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The Wonder of Collaboration: Finding a New Spark of Creativity with Liana Finck

I reached out to Liana Finck during the early, dark days of the pandemic in April 2020. My fiancé, Claire, insisted that I do.

I had realized that my nonfiction book, Wanting—a book about a social phenomenon called mimetic desire—needed simple illustrations to reinforce its ideas. I’m such a visual thinker that I knew I would benefit from someone who could help me “see” the ideas in new ways. And I was betting that my readers would benefit from it, too.

The drawings needed to be no-frills, witty, biting, and thought-provoking to balance out the sometimes heavily philosophical nature of the text. I wanted art that would complement the writing, not just supplement it—art that didn’t seem like a business class diagram or an unnecessary appendage.

Claire—along with hundreds of thousands of others—followed Liana on Instagram. Her work regularly appeared in the New Yorker, and she had just drawn the cover of Justin Bieber and Ariana Grande’s new single, “Alone Together.” More importantly, Claire said, it was like her drawings seemed to be winking about the very thing my book was about: mimetic, or imitative desire: the idea that our desires and identities are shaped by what other people want, the hidden dance of desire that influences our choices. When I first laid eyes on Liana’s drawings, I felt deeply understood—which is odd, considering that I’d never even met Liana or seen her work before. But there was something foundational to human experience that her art and my writing was trying to capture.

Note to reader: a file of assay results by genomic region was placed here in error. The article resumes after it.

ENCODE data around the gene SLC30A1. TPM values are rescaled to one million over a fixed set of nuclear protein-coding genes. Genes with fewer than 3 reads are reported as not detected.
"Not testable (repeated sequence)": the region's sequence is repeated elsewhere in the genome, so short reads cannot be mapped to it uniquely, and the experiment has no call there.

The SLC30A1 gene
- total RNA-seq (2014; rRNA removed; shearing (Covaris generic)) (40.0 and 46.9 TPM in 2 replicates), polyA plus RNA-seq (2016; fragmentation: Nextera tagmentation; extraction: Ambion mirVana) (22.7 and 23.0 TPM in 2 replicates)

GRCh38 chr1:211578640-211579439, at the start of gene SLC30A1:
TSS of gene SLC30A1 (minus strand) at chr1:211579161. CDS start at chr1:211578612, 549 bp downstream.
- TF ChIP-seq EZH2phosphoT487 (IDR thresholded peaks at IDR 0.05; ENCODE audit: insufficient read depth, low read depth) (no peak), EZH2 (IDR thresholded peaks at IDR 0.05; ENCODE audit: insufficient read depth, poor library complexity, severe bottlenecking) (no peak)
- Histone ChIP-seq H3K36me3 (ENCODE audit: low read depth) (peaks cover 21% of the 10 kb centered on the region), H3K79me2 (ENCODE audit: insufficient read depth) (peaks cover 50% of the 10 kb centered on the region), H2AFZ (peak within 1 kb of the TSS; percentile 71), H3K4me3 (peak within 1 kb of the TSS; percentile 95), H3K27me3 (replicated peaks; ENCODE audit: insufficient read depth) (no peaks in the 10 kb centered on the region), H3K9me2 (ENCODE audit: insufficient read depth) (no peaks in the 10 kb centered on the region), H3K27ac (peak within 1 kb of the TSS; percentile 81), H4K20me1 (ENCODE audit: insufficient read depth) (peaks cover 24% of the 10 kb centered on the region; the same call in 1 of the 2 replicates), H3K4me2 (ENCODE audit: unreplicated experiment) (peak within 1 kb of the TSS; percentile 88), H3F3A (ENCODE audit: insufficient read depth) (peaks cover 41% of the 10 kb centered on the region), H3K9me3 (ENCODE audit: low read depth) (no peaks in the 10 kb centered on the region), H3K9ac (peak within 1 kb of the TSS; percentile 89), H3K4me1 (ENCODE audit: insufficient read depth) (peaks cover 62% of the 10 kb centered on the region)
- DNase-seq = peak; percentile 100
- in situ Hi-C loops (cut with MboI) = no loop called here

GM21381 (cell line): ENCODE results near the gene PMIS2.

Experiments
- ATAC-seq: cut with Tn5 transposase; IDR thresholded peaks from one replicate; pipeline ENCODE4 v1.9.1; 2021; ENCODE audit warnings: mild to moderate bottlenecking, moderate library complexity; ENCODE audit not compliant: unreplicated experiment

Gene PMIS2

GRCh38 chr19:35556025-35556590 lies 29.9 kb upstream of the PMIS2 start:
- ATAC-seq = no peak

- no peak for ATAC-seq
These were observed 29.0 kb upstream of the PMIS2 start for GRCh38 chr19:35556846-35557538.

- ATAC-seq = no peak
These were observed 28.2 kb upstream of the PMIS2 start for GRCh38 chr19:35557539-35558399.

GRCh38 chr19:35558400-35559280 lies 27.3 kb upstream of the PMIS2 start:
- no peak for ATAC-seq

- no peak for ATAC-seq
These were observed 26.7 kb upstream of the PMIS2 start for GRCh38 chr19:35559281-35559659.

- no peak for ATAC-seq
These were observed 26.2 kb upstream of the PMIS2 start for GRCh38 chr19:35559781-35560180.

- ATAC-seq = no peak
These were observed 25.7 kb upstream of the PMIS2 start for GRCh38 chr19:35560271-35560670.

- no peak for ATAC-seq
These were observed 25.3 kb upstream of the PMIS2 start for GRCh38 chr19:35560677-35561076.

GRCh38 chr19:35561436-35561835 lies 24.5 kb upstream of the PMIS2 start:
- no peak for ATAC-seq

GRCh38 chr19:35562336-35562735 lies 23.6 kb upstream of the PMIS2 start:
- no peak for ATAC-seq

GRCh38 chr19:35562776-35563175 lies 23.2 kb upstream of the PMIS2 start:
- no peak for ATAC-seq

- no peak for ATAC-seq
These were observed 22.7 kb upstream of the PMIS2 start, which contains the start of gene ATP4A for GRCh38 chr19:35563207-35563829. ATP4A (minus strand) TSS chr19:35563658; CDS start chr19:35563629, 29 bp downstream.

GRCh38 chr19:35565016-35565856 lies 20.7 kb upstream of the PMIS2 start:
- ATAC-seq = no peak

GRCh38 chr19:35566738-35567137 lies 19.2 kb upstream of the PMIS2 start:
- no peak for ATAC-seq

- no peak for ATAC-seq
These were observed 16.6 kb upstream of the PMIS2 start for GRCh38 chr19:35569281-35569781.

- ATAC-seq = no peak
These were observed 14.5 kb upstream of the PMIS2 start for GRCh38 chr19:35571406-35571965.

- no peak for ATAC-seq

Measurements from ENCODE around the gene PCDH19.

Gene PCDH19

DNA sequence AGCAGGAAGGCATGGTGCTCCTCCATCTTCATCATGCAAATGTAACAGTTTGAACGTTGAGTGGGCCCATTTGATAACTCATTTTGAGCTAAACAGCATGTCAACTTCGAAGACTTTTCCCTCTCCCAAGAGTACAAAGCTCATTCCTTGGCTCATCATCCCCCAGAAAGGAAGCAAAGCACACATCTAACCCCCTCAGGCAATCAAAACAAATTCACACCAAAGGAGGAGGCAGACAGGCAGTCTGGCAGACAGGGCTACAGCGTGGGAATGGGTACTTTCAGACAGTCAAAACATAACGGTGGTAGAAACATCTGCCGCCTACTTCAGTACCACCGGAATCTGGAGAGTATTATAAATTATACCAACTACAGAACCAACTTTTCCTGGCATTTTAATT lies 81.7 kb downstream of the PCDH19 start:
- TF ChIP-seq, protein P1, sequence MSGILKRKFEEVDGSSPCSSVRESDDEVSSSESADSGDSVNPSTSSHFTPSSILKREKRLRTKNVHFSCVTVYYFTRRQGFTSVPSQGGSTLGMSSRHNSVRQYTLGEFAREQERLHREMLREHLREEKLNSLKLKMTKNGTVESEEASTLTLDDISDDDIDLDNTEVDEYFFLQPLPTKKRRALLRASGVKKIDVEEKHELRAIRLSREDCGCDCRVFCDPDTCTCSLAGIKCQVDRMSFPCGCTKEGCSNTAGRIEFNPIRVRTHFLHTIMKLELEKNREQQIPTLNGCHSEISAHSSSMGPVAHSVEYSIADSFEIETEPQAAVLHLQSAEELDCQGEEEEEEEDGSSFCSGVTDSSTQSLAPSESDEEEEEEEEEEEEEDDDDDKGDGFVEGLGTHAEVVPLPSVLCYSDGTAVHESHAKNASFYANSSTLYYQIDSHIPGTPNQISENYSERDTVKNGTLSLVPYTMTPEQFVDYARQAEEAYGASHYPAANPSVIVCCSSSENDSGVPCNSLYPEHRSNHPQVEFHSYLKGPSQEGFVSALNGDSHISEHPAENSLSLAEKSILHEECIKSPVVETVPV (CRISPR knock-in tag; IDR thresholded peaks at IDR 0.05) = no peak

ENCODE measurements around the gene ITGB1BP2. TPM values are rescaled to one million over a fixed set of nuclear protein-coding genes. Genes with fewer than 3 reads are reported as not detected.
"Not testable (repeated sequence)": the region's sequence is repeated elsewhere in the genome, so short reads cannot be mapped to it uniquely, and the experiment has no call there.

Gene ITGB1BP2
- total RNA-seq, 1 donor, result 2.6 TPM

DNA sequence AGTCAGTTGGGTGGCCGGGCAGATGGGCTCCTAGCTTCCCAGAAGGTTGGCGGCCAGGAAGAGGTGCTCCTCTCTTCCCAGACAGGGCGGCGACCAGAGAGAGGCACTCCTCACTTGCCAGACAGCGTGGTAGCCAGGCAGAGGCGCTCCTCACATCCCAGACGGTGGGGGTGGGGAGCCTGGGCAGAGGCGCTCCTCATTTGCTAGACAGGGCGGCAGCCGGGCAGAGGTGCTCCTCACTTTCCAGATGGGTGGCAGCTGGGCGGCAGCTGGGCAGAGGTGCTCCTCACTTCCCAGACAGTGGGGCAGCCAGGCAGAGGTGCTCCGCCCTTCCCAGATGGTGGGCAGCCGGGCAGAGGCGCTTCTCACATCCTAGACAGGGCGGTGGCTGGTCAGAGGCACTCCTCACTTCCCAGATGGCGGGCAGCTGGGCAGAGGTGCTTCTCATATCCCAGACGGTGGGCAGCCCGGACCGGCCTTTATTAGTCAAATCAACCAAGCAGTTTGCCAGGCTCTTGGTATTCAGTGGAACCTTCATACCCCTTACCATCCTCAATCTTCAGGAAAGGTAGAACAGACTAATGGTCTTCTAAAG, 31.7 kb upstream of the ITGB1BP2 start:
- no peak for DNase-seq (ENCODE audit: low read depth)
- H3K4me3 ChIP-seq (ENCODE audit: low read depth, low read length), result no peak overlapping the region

Read more here.

Originally published on 28 August 2022 at Literary Hub.


Mimetic Desire 101

What is Mimetic Desire? Nearly everyone (unconsciously) assumes there’s a straight line between them and the things they want. >>

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